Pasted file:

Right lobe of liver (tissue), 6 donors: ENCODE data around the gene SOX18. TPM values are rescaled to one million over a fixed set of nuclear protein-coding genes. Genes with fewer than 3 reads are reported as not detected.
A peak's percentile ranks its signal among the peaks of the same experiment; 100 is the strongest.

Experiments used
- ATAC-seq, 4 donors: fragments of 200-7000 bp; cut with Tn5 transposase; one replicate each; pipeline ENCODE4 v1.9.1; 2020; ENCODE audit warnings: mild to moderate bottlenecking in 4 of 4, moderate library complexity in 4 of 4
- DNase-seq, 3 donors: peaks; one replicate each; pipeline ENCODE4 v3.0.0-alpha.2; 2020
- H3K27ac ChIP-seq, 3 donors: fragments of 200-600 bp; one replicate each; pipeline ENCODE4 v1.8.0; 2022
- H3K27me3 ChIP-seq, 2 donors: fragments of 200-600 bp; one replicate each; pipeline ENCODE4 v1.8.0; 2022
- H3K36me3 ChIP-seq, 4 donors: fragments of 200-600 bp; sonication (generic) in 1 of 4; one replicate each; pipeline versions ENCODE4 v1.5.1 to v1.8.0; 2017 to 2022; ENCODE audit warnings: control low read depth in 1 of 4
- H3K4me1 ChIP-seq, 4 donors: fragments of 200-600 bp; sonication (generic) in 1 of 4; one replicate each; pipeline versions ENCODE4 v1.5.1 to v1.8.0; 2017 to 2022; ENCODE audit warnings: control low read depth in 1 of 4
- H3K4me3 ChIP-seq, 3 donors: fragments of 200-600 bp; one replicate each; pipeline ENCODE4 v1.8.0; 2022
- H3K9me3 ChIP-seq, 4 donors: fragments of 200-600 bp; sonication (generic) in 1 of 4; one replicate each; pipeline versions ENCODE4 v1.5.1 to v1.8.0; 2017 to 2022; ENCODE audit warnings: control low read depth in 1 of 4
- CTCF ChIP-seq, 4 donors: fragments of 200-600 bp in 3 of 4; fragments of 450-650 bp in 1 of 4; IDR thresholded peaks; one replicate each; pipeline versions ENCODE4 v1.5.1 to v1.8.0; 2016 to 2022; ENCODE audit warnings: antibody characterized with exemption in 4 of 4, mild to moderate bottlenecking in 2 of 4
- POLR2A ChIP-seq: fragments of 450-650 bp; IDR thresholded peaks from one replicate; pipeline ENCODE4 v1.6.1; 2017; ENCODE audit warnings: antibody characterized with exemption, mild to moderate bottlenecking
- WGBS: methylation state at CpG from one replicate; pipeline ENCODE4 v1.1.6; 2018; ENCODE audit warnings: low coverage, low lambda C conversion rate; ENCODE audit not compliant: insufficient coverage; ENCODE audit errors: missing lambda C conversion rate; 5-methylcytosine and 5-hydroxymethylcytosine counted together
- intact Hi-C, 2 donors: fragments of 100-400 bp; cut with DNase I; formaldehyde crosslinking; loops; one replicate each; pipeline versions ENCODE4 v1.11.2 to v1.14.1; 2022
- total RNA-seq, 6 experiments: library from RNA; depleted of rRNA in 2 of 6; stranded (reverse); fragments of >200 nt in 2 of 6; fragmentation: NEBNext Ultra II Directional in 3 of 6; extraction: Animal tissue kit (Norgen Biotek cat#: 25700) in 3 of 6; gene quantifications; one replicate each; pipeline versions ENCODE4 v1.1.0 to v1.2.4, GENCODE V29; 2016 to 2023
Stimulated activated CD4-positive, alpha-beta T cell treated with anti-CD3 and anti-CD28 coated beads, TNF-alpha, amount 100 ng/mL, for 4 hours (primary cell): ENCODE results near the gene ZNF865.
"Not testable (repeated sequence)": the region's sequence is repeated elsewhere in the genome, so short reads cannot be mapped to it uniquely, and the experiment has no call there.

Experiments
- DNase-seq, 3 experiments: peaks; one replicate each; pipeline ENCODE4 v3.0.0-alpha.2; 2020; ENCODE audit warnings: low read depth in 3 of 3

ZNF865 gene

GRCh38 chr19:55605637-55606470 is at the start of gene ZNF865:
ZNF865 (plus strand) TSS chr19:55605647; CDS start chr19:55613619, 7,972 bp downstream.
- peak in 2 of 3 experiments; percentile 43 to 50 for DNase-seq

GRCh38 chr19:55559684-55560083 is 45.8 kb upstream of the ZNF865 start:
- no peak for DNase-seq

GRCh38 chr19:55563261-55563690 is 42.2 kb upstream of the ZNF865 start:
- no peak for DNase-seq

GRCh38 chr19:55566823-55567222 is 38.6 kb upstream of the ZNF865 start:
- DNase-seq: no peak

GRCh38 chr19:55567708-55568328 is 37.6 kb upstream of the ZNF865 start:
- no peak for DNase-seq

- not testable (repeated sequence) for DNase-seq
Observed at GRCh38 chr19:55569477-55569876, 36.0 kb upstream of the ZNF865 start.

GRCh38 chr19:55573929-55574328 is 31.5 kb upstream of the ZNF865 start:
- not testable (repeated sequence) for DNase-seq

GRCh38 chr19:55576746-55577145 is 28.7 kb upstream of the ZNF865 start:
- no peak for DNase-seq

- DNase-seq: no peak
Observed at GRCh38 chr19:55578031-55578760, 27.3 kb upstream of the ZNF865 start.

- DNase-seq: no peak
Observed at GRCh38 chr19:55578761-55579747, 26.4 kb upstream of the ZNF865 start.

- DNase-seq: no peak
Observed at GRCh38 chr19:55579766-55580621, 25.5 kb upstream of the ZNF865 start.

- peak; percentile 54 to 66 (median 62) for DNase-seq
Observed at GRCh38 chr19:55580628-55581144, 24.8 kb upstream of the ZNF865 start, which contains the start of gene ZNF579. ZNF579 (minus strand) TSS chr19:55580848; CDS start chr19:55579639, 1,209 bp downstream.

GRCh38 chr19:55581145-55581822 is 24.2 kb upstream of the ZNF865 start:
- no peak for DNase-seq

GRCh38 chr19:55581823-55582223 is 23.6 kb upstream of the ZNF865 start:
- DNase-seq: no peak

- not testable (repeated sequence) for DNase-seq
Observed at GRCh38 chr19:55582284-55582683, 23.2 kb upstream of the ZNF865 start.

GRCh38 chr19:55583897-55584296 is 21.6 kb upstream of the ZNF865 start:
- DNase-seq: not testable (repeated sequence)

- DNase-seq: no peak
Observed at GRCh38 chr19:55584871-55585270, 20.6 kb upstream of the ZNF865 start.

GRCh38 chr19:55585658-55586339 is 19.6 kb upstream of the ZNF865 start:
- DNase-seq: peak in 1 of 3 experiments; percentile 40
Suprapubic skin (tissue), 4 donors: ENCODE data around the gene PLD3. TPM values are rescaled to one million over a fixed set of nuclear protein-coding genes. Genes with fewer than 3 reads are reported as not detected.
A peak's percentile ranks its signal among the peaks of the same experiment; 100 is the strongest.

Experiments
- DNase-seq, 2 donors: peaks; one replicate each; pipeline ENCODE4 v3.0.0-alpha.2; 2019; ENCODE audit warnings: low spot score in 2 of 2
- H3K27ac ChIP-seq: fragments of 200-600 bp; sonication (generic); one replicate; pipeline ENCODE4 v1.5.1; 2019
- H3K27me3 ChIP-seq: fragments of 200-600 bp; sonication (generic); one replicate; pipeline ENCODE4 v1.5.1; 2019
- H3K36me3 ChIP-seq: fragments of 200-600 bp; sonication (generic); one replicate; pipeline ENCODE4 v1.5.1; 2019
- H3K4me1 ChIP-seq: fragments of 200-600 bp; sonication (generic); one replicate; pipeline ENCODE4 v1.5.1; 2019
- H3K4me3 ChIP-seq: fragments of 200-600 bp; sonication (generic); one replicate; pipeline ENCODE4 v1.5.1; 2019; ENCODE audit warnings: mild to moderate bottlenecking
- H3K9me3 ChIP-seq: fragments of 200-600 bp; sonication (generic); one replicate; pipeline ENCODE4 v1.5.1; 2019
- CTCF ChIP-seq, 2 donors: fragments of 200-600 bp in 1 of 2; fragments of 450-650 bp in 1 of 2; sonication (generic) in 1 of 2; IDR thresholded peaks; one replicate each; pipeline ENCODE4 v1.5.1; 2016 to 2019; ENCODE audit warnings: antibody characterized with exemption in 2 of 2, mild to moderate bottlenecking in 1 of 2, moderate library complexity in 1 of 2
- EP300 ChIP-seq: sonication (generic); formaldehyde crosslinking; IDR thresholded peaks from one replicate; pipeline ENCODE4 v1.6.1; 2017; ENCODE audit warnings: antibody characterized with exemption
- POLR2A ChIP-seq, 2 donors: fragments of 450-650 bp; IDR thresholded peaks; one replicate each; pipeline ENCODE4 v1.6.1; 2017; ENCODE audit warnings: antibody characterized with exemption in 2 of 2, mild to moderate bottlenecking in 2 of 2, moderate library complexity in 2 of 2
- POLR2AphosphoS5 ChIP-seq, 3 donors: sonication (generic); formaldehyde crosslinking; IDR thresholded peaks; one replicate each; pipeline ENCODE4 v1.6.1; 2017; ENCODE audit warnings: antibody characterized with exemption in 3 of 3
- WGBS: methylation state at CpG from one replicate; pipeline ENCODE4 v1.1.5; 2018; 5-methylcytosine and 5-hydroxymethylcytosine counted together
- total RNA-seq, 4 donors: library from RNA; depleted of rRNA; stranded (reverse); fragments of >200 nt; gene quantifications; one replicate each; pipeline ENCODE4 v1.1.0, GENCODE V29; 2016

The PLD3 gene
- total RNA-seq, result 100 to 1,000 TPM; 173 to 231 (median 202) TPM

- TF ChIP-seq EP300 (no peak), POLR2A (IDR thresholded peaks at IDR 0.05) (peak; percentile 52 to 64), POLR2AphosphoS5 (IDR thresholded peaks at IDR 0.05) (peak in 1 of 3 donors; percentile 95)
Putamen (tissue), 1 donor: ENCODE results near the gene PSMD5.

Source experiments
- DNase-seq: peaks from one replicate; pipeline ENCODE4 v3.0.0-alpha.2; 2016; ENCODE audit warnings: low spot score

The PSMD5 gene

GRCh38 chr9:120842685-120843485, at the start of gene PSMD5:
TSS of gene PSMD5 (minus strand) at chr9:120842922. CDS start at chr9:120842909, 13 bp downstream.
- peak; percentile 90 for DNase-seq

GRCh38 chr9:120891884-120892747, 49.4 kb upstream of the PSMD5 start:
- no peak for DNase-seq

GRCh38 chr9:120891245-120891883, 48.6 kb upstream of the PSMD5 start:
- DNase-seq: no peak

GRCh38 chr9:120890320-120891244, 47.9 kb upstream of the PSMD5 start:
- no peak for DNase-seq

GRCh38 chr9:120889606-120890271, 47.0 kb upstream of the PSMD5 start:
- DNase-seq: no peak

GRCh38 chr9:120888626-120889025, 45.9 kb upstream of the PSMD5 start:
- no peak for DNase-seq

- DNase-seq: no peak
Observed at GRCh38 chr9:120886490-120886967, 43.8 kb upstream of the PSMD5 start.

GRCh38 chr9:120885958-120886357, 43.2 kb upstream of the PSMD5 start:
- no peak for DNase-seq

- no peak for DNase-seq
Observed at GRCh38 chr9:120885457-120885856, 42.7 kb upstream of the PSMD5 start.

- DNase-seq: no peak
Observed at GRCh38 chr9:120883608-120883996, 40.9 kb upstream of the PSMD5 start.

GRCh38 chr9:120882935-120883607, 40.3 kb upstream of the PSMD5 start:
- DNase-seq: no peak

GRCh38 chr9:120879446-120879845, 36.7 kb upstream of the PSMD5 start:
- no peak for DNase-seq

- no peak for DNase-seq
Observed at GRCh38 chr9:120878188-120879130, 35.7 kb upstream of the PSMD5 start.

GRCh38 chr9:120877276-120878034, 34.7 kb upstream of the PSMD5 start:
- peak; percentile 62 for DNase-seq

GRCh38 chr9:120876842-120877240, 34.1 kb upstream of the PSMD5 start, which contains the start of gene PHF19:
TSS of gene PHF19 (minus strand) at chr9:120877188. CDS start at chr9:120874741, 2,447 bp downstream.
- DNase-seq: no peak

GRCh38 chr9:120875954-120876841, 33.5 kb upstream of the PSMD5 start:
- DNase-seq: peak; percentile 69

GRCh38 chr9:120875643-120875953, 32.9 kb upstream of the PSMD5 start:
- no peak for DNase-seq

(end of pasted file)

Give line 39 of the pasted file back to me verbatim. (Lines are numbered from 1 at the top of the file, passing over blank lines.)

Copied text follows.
- DNase-seq: no peak